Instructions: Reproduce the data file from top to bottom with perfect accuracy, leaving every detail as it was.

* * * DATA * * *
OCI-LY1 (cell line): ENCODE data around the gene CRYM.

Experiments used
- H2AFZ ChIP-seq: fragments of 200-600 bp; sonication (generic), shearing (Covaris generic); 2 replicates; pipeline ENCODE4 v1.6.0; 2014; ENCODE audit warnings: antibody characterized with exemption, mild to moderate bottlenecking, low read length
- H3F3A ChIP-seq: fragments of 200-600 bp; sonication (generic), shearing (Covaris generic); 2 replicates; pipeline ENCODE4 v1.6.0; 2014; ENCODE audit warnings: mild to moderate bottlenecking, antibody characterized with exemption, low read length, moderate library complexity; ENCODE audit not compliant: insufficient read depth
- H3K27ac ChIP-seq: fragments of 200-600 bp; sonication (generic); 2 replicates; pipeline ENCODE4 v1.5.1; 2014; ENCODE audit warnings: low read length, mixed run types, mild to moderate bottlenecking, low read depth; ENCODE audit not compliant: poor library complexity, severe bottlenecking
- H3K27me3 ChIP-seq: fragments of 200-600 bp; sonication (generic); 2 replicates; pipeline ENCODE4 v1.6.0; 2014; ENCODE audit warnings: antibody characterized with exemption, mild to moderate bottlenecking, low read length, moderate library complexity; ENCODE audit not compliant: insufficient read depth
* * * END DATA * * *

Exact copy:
OCI-LY1 (cell line): ENCODE data around the gene CRYM.

Experiments used
- H2AFZ ChIP-seq: fragments of 200-600 bp; sonication (generic), shearing (Covaris generic); 2 replicates; pipeline ENCODE4 v1.6.0; 2014; ENCODE audit warnings: antibody characterized with exemption, mild to moderate bottlenecking, low read length
- H3F3A ChIP-seq: fragments of 200-600 bp; sonication (generic), shearing (Covaris generic); 2 replicates; pipeline ENCODE4 v1.6.0; 2014; ENCODE audit warnings: mild to moderate bottlenecking, antibody characterized with exemption, low read length, moderate library complexity; ENCODE audit not compliant: insufficient read depth
- H3K27ac ChIP-seq: fragments of 200-600 bp; sonication (generic); 2 replicates; pipeline ENCODE4 v1.5.1; 2014; ENCODE audit warnings: low read length, mixed run types, mild to moderate bottlenecking, low read depth; ENCODE audit not compliant: poor library complexity, severe bottlenecking
- H3K27me3 ChIP-seq: fragments of 200-600 bp; sonication (generic); 2 replicates; pipeline ENCODE4 v1.6.0; 2014; ENCODE audit warnings: antibody characterized with exemption, mild to moderate bottlenecking, low read length, moderate library complexity; ENCODE audit not compliant: insufficient read depth